The iPhone has been out since mid-2007. The iPhone doesn’t run Flash animation. Does anyone miss Flash? Apparently not, since the iPhone continues to grow in sales and market share. Flash doesn’t matter much for iPhone users.
That brings up a logical question. Do Mac users need Adobe’s Flash player? If you enjoy crashing Safari, the answer is a qualified yes. Besides crashes, what does Flash really give to Mac users? Can we do without Flash on a Mac?
What Flash Does
Adobe’s Flash is billed as an interactive multi-media platform that provides animation and interactivity to web pages.
Flash can run on Macs or PCs in a standalone mode. Browsers need the Flash plugin to display Flash files.
Flash video is the de factor video standard on the internet. So, why isn’t Flash available on the iPhone and iPad? Why do we need it on the Mac? Flash is considered the number one cause of crashes for Mac users.
Flash In The Pan
The controversy surrounding Flash is growing. Google is slowly moving away from using Flash to stream videos in YouTube. No Flash anything on the iPhone or iPad.
Last week, TheFlashBlog put up a graphic which was designed to show how a bunch of popular web sites would look on Apple’s iPad. It wasn’t a pretty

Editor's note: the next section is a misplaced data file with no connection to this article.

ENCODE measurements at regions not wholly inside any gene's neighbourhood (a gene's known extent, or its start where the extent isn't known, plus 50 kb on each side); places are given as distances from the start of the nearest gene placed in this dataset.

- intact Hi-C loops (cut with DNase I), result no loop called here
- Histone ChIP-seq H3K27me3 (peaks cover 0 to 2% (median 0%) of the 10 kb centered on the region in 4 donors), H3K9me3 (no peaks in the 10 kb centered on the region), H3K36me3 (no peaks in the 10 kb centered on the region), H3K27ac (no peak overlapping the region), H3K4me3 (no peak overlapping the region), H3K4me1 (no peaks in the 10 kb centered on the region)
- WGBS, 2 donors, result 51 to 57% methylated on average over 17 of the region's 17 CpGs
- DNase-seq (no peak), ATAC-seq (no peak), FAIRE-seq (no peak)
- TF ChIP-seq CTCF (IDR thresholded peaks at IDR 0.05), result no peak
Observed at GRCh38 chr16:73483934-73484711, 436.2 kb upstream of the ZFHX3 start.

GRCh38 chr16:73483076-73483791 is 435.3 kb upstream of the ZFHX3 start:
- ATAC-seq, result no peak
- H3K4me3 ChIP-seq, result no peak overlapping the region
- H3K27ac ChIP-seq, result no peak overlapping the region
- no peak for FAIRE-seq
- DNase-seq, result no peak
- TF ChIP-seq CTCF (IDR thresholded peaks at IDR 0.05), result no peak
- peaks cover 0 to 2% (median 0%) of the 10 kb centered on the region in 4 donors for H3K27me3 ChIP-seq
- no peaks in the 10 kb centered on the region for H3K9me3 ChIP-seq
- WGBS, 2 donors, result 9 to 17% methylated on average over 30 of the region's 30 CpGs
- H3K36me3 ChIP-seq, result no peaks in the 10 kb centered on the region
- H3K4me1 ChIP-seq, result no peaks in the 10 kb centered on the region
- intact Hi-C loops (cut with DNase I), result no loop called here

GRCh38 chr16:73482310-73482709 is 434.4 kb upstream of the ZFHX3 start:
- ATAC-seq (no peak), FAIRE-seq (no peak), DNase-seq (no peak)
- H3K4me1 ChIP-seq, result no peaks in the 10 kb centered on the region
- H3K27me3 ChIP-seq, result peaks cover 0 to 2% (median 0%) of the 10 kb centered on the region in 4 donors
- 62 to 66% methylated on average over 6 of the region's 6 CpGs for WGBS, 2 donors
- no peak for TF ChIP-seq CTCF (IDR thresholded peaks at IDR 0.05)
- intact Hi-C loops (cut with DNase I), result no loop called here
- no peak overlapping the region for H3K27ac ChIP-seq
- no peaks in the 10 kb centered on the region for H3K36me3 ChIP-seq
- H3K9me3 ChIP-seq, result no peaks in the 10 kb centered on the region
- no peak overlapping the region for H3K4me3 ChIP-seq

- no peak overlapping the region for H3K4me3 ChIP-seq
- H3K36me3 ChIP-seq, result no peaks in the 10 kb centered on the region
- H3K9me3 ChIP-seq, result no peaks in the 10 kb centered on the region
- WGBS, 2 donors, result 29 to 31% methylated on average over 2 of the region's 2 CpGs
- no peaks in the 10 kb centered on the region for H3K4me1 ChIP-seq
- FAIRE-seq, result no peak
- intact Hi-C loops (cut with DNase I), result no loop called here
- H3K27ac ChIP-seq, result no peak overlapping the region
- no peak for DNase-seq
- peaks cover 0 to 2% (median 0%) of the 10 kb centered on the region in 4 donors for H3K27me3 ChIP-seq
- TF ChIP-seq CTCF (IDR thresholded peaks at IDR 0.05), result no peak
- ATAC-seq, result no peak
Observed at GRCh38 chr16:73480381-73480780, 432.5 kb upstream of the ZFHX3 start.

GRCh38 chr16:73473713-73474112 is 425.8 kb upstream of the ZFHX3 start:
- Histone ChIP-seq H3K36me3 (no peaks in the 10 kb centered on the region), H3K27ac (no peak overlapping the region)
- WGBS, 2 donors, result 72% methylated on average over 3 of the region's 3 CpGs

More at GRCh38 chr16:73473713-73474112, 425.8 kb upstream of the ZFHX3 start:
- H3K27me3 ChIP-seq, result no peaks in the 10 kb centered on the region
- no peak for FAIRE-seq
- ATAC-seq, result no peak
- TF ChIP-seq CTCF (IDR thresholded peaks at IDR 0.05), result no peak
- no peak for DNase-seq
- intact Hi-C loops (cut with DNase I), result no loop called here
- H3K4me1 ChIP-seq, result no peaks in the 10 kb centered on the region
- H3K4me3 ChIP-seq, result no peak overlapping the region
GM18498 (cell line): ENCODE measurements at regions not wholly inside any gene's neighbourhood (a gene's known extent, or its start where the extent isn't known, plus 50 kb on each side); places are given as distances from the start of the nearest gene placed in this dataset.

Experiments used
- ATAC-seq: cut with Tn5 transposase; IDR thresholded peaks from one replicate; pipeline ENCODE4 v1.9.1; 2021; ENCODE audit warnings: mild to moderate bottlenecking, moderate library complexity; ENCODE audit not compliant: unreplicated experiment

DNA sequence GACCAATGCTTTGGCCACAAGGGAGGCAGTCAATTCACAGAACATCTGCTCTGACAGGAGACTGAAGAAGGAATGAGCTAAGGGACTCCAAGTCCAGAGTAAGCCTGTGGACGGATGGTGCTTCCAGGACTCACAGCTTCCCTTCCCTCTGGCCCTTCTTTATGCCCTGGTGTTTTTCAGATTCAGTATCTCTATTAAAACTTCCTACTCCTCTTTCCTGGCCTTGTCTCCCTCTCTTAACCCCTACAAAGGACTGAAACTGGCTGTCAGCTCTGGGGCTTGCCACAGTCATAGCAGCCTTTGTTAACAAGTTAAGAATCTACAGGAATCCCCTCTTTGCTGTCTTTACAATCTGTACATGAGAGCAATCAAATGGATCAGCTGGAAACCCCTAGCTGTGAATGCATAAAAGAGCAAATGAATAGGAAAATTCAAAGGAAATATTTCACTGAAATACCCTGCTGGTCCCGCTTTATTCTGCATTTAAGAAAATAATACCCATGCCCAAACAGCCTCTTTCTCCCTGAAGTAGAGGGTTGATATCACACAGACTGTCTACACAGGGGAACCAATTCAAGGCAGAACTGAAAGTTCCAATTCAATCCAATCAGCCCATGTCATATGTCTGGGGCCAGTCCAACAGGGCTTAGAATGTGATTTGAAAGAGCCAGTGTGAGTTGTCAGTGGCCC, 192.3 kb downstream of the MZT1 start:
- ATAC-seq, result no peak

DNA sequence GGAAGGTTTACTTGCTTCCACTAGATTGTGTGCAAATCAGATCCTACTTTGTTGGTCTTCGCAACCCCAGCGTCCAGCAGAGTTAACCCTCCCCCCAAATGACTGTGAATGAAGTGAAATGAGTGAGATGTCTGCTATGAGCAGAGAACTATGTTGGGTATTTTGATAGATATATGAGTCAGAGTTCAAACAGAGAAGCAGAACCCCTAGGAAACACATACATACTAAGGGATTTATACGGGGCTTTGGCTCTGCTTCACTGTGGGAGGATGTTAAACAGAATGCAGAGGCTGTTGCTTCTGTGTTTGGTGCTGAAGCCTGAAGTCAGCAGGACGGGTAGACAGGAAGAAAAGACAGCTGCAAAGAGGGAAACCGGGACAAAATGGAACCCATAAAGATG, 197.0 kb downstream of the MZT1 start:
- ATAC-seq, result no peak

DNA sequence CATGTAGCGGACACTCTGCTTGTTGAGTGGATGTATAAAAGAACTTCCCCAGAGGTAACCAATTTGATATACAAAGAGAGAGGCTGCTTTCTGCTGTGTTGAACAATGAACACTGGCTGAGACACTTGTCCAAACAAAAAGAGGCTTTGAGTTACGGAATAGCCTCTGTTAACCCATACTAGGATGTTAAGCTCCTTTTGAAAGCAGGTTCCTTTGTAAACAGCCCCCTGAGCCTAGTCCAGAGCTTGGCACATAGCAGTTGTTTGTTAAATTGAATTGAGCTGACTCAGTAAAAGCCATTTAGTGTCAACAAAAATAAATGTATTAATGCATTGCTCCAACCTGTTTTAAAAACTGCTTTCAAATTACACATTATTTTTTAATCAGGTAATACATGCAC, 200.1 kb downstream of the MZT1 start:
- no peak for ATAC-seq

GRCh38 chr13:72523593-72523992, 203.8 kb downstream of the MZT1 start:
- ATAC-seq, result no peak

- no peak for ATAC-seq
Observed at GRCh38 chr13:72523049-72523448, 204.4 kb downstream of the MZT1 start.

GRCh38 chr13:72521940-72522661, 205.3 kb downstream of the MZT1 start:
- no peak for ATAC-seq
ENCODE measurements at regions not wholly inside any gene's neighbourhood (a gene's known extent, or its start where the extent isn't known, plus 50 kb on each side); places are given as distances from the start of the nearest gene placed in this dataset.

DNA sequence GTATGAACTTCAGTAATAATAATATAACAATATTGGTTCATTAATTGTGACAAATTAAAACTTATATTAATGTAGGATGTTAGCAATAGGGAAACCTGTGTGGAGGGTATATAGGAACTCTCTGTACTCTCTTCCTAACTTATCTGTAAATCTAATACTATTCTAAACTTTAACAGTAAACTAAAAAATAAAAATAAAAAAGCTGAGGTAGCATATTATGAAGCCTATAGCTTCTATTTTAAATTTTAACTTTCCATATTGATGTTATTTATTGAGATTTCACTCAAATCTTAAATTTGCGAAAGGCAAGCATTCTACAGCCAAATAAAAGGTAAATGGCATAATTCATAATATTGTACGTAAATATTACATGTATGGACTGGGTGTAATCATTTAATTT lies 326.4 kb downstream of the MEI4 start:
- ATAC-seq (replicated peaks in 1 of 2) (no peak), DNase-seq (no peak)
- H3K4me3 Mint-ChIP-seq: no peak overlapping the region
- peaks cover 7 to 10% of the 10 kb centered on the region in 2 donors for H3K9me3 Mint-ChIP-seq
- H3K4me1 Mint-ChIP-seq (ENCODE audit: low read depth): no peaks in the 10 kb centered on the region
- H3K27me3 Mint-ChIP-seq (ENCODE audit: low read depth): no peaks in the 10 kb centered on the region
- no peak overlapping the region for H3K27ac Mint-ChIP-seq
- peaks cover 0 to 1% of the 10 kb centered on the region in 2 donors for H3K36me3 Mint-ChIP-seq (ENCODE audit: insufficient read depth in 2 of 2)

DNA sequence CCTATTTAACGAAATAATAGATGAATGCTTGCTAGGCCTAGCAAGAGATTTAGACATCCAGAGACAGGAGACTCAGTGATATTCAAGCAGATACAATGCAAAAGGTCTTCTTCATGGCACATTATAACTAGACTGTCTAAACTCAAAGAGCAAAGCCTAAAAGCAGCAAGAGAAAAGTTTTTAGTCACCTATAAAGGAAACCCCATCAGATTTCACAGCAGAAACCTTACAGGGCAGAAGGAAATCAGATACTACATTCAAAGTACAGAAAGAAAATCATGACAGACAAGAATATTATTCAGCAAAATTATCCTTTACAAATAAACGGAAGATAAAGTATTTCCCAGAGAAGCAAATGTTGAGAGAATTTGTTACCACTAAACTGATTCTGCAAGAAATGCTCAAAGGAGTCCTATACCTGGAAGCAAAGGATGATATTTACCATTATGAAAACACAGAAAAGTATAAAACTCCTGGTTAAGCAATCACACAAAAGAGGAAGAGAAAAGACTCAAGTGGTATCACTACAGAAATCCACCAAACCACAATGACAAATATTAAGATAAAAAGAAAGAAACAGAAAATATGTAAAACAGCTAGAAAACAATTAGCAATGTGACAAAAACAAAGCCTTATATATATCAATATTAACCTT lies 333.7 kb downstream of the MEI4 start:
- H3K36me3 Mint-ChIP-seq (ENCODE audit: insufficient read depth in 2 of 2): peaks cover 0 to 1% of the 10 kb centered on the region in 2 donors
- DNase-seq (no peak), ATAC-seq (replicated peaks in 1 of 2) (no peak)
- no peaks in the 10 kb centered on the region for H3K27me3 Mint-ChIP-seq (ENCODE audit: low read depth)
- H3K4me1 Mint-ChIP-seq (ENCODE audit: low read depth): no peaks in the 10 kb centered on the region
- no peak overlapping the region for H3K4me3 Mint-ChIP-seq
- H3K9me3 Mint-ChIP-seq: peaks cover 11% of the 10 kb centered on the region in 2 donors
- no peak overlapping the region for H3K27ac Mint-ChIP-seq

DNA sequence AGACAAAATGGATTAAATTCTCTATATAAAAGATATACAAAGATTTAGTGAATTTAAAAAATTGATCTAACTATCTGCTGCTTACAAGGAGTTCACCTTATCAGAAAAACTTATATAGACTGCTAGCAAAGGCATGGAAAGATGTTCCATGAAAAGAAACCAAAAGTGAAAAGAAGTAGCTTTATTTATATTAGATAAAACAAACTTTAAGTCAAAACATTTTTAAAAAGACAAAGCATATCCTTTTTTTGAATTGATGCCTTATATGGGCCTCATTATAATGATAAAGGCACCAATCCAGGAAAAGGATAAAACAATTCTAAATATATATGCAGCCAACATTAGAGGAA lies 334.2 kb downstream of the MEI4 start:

site sight. Each web site featured the prominent Plugin Needed block instead of the Flash animation.
Someone else actually bothered to look at those same web sites using an iPhone and the result was much different; posting the question, “Do you really need Flash for the Web?”
Web sites have Flash games, Flash interactive animation, and Flash advertisements. What else? If the iPhone and iPad don’t need Flash, do Mac users need Flash?
No. Flash is technology from the 20th century, a vestige from the 1990s, an eye candy salute to Java’s write once, run everywhere mantra. Mac users do not need Flash. Flash will go the Internet Explorer route—a slow fall from grace, a lingering and painful remembrance of the past.
The 3 Faces Of Flash
Mac users run into Flash in three basic areas. Flash ads and effects. Flash games. Flash interactive sites. And probably in that order.
Flash ads can be defeated easily by Safari users with Click2Flash, a nifty utility which disguises Flash with a gray wall, and prevents them from running until you click the wall. Highly recommended if Flash ads annoy you.
Flash games are popular, though, compared to games on the iPod touch or iPhone, rather anemic and limited. Flash animated games are no match for standalone games on any platform, Mac, Windows, iPod touch, iPhone, or iPad. Good riddance.
That brings up Flash web sites. Here’s the Top 10 Flash Sites of 2010. Advertising agencies and many web designers love Flash because it offers an opportunity to bill clients lots of money to create an entertaining design.
Apple, Google, and many others think the internet would do just fine without Flash. I’ve been running Click2Flash for a couple of months to block out Flash on Safari. Mac users will never miss it. Your Mac will run cooler and have fewer crashes. What’s not to like about Flash going away?